There are several types of natural “feedback”: Ice Albedo feedback, water vapor feed back, arctic methane feedback, lapse rate feedback and more. These feedback types enhance global warming and are also, simultaneously, caused by global warming to some extent.

Ice Albedo Feedback

As discussed earlier, Ice Albedo Feedback involves the fact ice reflects more radiation than it absorbs. When ice melts it is replaced by land or water which absorbs more than it reflects. This causes more heat absorption which causes more ice melting which causes yet more absorption. This cycle is never-ending unless affected by an outside source.
Northern Hemisphere Glacial Regression

Water Vapor Feedback
Water Vapor is a Greenhouse Gas. As the earth warms, more water is evaporated leading to more water vapor. More water vapor leads to more warming which leads to more evaporation thus more water vapor. This cycle is never-ending unless affected by an outside source.

Lapse Rate Feedback
Temperature differences between the lower atmosphere and upper atmosphere is called the Lapse Rate. The higher the temperature of the upper atmosphere, the more radiation is emitted. Thus, if the upper atmosphere (which is supposed to be cold) is heated, it emits much more radiation than if it were cold. This cycle is never-ending unless affected by an outside source.

Methane Release
Warming of the earth has effects both on land and in the ocean in the form of methane release. As the earth’s temperature increases, certain areas of permafrost on the earth melt releasing long frozen and stored methane gas, which in turn, causes more warming since it’s considered a greenhouse gas. This cycle is never-ending unless affected by an outside source.

Cloud Feedback
Some types of clouds, particularly cumulus, are expected to increase in frequency and coverage in the future due to warming and higher, faster evaporation rates. Clouds of this type tend to reflect radiation back down to the ground thus enhancing the lower atmosphere’s ability to retain heat. This increases the earth’s temperature even more causing more cumulus clouds and more back-to-earth radiation reflection. This cycle is never-ending unless affected by an outside source.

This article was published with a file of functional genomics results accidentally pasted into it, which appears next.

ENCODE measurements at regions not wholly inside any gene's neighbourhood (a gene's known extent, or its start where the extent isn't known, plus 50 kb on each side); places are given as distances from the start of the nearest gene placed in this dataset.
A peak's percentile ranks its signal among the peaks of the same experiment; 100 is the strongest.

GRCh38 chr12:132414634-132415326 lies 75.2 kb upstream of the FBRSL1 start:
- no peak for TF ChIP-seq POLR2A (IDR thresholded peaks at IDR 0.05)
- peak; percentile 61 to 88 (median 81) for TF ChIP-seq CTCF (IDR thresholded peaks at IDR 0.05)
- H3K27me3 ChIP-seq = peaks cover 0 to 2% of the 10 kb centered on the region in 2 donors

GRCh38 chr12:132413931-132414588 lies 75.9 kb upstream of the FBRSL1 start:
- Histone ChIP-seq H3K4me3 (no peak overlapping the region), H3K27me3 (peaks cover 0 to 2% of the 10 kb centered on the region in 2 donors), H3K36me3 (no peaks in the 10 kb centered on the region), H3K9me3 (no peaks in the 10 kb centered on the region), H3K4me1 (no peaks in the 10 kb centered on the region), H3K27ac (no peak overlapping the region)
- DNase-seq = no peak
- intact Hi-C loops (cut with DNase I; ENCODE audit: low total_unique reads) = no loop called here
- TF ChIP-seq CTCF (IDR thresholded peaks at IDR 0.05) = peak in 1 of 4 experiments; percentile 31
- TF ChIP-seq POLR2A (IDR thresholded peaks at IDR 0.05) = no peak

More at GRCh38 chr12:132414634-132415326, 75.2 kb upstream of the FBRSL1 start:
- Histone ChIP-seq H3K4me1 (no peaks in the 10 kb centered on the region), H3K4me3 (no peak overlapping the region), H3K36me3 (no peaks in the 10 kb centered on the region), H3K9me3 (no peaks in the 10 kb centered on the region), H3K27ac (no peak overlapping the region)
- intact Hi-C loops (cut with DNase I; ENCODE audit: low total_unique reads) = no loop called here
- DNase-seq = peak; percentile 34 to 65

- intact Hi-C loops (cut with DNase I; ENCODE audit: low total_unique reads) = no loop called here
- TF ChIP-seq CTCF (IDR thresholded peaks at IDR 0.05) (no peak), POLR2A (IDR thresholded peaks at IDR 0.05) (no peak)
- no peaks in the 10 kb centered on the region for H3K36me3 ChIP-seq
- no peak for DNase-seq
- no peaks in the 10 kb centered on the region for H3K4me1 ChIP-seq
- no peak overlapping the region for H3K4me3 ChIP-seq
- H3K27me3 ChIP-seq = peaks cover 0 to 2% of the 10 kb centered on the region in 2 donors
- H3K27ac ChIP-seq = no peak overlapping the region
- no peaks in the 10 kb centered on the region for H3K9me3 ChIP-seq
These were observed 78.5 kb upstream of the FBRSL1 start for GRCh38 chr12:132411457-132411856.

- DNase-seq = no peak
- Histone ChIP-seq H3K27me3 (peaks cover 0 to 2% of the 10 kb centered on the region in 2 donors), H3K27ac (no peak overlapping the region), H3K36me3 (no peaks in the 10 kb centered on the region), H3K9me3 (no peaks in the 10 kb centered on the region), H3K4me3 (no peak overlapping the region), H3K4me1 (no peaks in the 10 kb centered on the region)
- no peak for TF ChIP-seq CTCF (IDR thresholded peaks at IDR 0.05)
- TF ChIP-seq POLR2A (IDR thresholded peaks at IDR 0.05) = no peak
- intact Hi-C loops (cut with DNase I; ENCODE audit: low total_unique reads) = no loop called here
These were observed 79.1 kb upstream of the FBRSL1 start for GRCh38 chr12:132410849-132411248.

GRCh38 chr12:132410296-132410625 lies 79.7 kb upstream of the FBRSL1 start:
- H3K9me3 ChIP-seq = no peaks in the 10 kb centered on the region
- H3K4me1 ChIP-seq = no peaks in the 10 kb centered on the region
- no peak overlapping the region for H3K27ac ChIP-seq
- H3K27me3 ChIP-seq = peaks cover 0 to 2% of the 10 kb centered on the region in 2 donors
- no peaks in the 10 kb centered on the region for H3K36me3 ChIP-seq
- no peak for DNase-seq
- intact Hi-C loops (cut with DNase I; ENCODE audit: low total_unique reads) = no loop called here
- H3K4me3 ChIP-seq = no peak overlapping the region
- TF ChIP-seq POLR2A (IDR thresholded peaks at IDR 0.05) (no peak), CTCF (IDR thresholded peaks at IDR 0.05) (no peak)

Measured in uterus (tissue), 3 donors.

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A Synopsis on Climate Change

15 08 2009

There has been skepticism during the entire lifetime of the theoretical atmospheric anomaly called “Global Warming”. Global Warming is a term coined to describe the unnatural rise of the mean low-level atmosphere temperature over a period of time called climate. Global Warming has also been described as Climate Change although it is not a deserved alias as the earth’s climate often changes in temperature over long periods of time (see ice ages and medieval warming). As such, Global Warming should have been coined as the 21st century Global Warming Trend instead of its current names.

Cycle of Greenhouse Gases

The evidence of Global Warming has seemed to pile-up over the time span of its coined existence. This could be due to the fact that more investigations into the global climate heating has resulted in both expected and unexpected evidence and it could be a result of ongoing changes that take place in real time such as the breaking off and thinning of glaciers. Some of the evidence already observed include a research study by various scientists and reported by the Intergovernmental Panel on Climate Change (IPCC) include a global mean temperature increase of 0.74 ± 0.18 °C (1.33 ± 0.32 °F) over the period of the last century although it seems variations in solar radiation and volcanic activity was the primary contributors before the pre-industrial times before 1950.

Temperature Changes
It is forecasted by the IPCC that the global mean temperature could increase yet another 1.1 to 6.4 °C (2.0 to 11.5 °F) by 2100. The uncertainty in the predicted temperature increases is partially due to the fact that different models have forecasted different amounts of chemicals such as Carbon Dioxide in the atmosphere during varying spans of time. The prediction of 2 °F is a conservative guess but the 11.5 °F increase is also quite possible and would be, of course, the worst case scenario.